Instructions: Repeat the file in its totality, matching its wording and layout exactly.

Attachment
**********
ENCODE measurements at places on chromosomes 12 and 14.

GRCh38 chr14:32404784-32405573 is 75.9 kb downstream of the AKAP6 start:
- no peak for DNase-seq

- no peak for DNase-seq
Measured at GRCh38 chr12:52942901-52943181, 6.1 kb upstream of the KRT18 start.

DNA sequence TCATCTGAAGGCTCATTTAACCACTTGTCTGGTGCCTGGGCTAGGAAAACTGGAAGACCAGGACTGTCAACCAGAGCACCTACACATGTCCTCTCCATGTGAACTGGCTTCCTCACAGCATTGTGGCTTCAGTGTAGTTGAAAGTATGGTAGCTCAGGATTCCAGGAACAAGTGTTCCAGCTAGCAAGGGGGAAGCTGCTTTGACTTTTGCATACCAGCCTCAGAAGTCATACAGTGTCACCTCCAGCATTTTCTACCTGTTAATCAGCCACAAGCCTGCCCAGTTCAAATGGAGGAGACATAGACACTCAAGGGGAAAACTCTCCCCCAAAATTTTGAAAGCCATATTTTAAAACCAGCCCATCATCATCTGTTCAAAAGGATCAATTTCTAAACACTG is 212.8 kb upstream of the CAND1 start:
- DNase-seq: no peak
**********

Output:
ENCODE measurements at places on chromosomes 12 and 14.

GRCh38 chr14:32404784-32405573 is 75.9 kb downstream of the AKAP6 start:
- no peak for DNase-seq

- no peak for DNase-seq
Measured at GRCh38 chr12:52942901-52943181, 6.1 kb upstream of the KRT18 start.

DNA sequence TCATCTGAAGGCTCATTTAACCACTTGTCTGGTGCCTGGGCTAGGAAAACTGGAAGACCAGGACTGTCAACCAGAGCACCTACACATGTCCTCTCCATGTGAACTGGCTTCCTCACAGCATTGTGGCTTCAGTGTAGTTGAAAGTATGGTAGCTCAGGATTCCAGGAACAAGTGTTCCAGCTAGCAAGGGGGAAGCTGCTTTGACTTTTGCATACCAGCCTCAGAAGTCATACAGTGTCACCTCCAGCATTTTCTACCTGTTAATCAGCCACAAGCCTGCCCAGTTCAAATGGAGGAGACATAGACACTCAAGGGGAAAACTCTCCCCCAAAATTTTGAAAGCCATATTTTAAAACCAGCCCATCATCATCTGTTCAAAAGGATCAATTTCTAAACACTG is 212.8 kb upstream of the CAND1 start:
- DNase-seq: no peak